Here's this week's interactive news quiz for you: I'm going to suggest four possible root causes behind the distress we face right now in Iraq. You fill in your own best guess-by percentage-of how big a role each of those four causes has played.
- A generation of a deteriorating U.S. influence and image abroad.
- America's need for oil.
- Clumsy execution of the war by the Bush administration.
- The very existence of Israel.
Assuming first that your figures total 100 percent and second that you didn't creatively inject still another factor or two into an already complex situation, I would love to have access to a heavenly calculator that would compute the responses of all WORLD readers everywhere-and then compare those findings with those of the American public at large.
But however you may have filled in your own form, it's very hard indeed to imagine what the situation in Iraq-and indeed in the whole Middle East-might be right now if it weren't for the existence of the nation of Israel. And it's also very hard to imagine that things wouldn't be a lot more peaceful.
That may sound as if I'm blaming Israel for all the problems in the Middle East, which of course is not my point. It's more like saying a particular school might be a pretty tranquil place if it just weren't for the students, or that fewer people would get injured in a football game if we did away with the players on the field. Of course.
Keep in mind that as agonizing as the situation may seem to be for us in Iraq, we Americans still enjoy the option of staying in or getting out. Both options may be repugnant-but at least we get to choose. Israel enjoys no such benefit. We Americans may (properly) worry when the death count among our military folks in Iraq edges past a daily average of two or three; but it's not unusual for Israel to lose that number of military personnel and/or civilians in the same time frame. Israelis look into the sky on almost any given day and sense another 12 or 15 rockets coming not just at their military, but at their general population, courtesy of Hamas or Hezbollah terrorists in Gaza or Lebanon.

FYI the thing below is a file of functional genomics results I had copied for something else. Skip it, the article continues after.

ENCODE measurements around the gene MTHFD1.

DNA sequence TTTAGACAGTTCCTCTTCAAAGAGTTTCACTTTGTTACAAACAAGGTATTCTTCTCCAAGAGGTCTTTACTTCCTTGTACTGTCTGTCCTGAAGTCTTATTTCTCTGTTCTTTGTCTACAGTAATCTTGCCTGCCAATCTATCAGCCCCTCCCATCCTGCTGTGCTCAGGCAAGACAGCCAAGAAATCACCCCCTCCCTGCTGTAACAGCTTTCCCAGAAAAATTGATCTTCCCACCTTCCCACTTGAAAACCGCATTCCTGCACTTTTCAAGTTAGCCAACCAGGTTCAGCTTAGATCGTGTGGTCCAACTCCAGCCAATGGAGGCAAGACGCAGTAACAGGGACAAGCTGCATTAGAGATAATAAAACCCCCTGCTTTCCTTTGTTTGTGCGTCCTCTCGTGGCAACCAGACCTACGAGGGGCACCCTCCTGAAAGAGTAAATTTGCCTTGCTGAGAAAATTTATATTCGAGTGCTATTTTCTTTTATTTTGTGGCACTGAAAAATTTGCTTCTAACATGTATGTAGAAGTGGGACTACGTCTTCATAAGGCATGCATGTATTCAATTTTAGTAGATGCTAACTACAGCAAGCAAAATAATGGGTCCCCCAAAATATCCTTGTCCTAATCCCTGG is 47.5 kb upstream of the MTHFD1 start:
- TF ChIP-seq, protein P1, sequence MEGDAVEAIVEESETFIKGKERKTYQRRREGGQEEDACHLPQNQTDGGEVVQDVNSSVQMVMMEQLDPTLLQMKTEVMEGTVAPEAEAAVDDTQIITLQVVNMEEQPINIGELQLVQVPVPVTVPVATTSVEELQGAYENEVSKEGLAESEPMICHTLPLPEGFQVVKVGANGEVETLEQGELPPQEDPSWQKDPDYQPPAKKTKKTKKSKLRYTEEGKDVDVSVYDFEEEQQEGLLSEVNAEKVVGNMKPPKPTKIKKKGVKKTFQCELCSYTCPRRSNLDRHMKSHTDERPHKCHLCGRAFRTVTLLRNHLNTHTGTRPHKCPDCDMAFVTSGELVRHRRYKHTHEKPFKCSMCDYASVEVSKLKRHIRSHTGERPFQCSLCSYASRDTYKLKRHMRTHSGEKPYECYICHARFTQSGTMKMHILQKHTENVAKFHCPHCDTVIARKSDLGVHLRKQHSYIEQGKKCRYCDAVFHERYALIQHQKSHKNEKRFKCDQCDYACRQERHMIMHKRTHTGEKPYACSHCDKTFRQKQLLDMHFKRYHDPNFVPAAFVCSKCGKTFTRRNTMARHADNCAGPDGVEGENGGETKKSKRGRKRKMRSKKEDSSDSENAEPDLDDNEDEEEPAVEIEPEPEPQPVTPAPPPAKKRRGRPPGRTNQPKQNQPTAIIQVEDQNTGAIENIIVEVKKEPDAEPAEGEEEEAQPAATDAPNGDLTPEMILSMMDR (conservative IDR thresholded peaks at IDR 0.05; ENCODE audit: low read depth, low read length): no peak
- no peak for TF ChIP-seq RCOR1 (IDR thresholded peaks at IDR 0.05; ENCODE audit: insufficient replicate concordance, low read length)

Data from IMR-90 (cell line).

And why shouldn't Israelis wonder when some super rocket will come, not from their sworn enemies just to the west and north, but from their even more radical enemies to the east, courtesy of Mahmoud Ahmadinejad, the president of Iran-with nuclear weapons attached? He's already said that's what he wants to do. If you're an Israeli citizen, Mr. Ahmadinejad's assertion two years ago that "Israel must be wiped off the face of the map" has a way of sticking in your subconscious.
The point here is that we shouldn't kid ourselves about finding any easy resolution in Iraq. Yes, things are a terrible mess so long as six or eight or 10 different brands of Islamists continue slaughtering each other. But even if, on the other hand, they were all to come to terms with each other-even if the Sunnis, the Shiites, the Kurds, and others we barely know were all somehow to be reconciled-Israel will still be there.
So the United States regains its posture and its reputation and a little bit of good will. But Israel's still there.
We achieve some measure of energy independence and we learn how to use a little less oil. But Israel's still there.
The memory of a war badly executed recedes into the past. But Israel's still very much there.
Will a unified Islamist Middle East take a more accepting and kindly spirit toward Israel than a fractured region presently does? It's hard to imagine.
Keep in mind that very little of all this has anything to do with genuinely disputed territories. It has to do instead with whether Israel has any legitimate territory at all. For most Islamists, every square inch of Israel is "occupied territory."
All of which makes you wonder what on earth all the critics of the war-ranging from radical Democrat John Murtha to radical Republican Ron Paul, and everybody else in between-would suggest we do about what may be the most critical issue of all: Are they really suggesting that Israel is expendable?